The OCTOflux system was able to measure Amax with far greater throughput than would have been possible using a single commercial system, and at far lower cost than possible using several commercial systems to match OCTOflux’s throughput. We achieved an average throughput of 16.7 measurements of Amax per hour—4.4 times greater than the 3.8 measurements per hour possible with a single-chamber commercial system, given the mean time for acclimation of Amax to saturating PPFD (13.8 ± 0.4 min to reach 95% of Amax; mean ± SE, n = 131 leaves; data not shown) and allowing 2 min per measurement to enclose a leaf in the chamber, then remove it and measure its area (in cases where the leaf does not completely fill the chamber of a commercial system). The acclimation delay could in theory be avoided by having many leaves acclimate under saturating PPFD in a system outside of the IRGA chamber for 15–20 min, although this would generate some expense and workload, and it would be necessary to ensure that the external PPFD was at least as great as the chamber PPFD to avoid any subsequent acclimation delay. Alternatively, one could operate four or five single-chamber systems concurrently, but this would increase the capital cost dramatically. For example, a Li-Cor Li-6800 costs ~ USD $50,000 at the time of writing, so achieving OCTOflux’s throughput would require at least $200,000 in capital expenditure. By comparison, OCTOflux cost approximately USD $31,000 to construct, giving roughly seven times greater throughput per unit capital cost.
There are two main reasons for OCTOflux’s greater throughput. First, allowing multiple leaves to simultaneously acclimate to saturating light and CO2 reduces the IRGA’s downtime (Fig. 7). This efficiency could be further enhanced by adding more chambers. Throughput (t, measurements per unit time) is given by
where n = number of chambers, i = time required to put each leaf into a chamber, p = time to remove each leaf from the chamber, a = time for each leaf to acclimate to chamber conditions, and r = time allowed to record stable gas exchange for each leaf. Because Eq. 1 is a monotonically increasing function of n, adding chambers always increases throughput. For example, given the values for t, a, r in this study (16.7 leaves per hour, 13.8 and 1.0 min, respectively, giving i + p = 1.7 min), the throughput with 16 chambers would be 22.5 measurements per hour, or six times the throughput of a single-chamber system. Realistically, space constraints would eventually limit the number of chambers that can practically be operated. For measurements where acclimation time is short (e.g., 2 min) the eight chamber OCTOflux would still have a throughput advantage over commercial single chamber systems (on the order of twice the throughput). In short, although commercial gas exchange systems unquestionably have many advantages over OCTOflux (see Limitations of OCTOflux, and potential extensions and improvements, below), the OCTOflux approach—multiple chambers and a single IRGA—can greatly increase throughput per unit capital cost and per unit time in studies involving gas exchange measurements that require substantial in-chamber acclimation time.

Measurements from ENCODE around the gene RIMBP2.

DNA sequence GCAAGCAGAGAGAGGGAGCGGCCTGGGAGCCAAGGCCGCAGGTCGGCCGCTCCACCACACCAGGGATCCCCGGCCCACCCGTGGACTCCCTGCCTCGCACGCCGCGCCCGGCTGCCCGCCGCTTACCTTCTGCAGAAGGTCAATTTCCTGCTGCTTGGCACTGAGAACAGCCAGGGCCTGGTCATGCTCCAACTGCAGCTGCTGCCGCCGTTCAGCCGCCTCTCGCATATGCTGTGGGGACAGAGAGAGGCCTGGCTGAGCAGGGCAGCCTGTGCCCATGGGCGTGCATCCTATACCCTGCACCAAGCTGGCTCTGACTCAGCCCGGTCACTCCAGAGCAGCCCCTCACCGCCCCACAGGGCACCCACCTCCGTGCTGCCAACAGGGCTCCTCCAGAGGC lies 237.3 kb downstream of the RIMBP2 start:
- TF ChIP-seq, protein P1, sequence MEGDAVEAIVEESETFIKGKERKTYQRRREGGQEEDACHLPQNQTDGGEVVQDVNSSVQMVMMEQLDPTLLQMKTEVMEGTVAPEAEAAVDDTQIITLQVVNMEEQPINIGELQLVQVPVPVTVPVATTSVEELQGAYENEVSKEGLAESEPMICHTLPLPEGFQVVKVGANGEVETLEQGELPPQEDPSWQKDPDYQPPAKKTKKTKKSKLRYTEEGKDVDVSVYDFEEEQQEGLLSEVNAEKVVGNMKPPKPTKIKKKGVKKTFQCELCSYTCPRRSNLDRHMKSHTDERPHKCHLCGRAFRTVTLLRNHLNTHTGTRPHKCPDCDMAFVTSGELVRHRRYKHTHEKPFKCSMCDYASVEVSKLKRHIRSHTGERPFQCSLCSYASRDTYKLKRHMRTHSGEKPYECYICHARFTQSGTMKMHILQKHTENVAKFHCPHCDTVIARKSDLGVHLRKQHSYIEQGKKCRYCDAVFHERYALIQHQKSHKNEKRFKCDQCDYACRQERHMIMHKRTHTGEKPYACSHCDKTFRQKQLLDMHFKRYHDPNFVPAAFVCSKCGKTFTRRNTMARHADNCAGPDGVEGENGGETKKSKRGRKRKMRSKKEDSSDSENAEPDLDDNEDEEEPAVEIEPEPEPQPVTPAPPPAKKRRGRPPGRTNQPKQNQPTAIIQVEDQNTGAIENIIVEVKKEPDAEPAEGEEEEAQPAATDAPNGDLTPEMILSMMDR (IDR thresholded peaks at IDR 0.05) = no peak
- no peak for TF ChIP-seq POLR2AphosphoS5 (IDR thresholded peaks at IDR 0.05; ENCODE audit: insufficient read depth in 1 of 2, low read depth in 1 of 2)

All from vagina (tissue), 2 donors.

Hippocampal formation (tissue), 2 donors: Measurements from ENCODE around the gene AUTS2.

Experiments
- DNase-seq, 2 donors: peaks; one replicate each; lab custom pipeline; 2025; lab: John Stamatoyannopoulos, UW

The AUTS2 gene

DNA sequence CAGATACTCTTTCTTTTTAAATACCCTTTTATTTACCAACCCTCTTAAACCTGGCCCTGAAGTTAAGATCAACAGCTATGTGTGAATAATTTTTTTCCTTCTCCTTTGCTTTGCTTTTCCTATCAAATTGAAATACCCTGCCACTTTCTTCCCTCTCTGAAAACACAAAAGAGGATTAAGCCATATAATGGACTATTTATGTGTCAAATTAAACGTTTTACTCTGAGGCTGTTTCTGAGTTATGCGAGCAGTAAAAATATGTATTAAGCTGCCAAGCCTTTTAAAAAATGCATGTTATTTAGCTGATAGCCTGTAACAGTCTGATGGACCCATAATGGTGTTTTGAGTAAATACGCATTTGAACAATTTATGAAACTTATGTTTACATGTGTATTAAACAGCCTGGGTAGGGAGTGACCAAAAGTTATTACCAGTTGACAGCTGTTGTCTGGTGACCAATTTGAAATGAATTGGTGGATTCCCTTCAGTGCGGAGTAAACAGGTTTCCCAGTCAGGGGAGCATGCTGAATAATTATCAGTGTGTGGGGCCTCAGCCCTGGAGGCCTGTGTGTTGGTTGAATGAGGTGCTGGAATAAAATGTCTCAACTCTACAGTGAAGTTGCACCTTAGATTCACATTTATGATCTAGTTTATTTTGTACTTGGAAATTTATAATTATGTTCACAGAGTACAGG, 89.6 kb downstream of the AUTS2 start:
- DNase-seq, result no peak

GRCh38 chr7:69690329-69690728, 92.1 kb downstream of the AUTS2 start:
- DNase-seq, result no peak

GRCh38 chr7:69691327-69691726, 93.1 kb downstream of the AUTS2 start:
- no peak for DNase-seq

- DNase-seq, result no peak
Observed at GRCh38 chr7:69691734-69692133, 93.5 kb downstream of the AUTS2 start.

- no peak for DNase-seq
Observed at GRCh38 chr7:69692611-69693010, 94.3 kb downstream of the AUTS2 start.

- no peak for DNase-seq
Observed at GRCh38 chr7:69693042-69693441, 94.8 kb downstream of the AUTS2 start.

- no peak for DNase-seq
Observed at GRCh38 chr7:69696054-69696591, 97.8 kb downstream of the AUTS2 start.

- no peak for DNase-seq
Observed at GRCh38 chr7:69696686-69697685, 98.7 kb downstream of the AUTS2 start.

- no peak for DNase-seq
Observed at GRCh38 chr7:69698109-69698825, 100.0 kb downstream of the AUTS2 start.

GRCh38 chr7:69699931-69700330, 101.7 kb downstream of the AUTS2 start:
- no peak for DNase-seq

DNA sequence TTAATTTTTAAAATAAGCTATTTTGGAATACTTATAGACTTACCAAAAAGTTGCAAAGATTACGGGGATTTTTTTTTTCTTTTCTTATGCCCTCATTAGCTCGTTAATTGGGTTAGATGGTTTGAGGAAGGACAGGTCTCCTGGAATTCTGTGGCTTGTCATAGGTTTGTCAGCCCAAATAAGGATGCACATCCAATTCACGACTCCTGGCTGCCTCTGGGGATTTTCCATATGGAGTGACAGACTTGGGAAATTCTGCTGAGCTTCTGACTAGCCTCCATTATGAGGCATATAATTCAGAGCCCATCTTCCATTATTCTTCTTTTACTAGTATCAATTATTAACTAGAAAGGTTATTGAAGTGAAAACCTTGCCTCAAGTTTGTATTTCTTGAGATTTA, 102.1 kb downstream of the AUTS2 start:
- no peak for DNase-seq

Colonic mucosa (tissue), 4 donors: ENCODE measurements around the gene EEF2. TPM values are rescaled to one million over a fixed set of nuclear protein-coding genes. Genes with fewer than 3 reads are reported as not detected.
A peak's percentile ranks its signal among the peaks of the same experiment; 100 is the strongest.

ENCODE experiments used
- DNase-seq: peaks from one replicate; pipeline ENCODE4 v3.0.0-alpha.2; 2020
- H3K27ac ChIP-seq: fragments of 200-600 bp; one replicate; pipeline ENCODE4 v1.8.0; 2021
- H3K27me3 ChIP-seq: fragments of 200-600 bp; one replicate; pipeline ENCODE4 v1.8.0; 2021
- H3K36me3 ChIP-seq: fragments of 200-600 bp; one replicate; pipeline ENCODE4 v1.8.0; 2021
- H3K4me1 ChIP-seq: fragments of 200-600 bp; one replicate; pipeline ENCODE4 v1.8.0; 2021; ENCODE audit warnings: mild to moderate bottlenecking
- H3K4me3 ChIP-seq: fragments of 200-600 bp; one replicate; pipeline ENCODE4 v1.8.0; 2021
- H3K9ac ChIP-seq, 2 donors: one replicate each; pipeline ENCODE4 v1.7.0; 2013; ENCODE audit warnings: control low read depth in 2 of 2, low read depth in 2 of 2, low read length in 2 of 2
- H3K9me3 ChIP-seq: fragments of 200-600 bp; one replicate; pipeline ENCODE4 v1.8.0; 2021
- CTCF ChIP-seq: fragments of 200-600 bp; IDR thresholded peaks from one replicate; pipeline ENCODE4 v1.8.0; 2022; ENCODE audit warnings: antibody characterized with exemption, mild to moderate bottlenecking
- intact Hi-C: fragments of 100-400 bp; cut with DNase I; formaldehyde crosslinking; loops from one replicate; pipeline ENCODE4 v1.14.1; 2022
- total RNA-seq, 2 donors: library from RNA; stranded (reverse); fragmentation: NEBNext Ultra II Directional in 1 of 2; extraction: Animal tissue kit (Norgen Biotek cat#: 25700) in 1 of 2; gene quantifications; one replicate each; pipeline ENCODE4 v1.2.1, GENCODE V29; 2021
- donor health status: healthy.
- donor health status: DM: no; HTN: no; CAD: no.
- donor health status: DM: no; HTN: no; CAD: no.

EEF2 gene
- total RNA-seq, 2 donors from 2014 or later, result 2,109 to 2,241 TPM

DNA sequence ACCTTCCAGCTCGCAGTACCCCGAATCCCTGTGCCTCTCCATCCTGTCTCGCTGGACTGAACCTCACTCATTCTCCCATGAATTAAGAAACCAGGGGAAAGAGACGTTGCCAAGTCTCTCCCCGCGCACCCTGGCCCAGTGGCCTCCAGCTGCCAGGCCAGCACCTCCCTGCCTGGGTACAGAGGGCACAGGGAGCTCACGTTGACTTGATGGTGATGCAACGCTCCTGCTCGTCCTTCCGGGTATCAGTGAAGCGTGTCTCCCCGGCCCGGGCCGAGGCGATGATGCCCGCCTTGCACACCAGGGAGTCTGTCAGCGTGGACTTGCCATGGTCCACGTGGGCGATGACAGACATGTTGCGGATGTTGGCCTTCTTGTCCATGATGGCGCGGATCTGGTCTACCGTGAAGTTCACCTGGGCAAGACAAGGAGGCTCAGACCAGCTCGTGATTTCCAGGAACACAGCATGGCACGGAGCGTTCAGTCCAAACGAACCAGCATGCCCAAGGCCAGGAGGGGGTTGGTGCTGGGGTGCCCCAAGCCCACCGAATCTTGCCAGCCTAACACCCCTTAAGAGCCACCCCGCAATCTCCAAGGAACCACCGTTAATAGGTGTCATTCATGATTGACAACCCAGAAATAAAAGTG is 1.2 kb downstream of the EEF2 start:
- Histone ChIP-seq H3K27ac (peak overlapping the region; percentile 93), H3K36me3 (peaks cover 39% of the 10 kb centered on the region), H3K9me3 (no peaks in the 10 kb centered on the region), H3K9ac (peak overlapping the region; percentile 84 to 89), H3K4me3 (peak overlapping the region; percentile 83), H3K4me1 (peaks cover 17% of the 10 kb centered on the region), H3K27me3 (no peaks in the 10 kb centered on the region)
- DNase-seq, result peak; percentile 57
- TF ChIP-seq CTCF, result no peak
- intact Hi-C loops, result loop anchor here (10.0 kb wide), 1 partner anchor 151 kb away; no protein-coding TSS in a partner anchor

Comparison to high-throughput methods for phenotyping photosynthetic traits
High throughput phenotyping platforms (HTPPs) have been heralded as the future of plant breeding and are already changing the nature of breeding research . Most HTPPs are based on indirect canopy measurements such as thermal imagery, hyperspectral reflectance, NDVI, LIDAR and infrared thermography (for estimating transpiration), which offer orders of magnitude greater throughput than traditional methods. For example, a rotocopter drone fitted with imaging sensors could phenotype an entire field within 1 h . HTPPs have also been established in glasshouses or controlled environment facilities, where sensors can be larger and more powerful and can continually monitor physiology, and where potted plants can be moved around using automated conveyor systems and weighed to monitor growth and water use.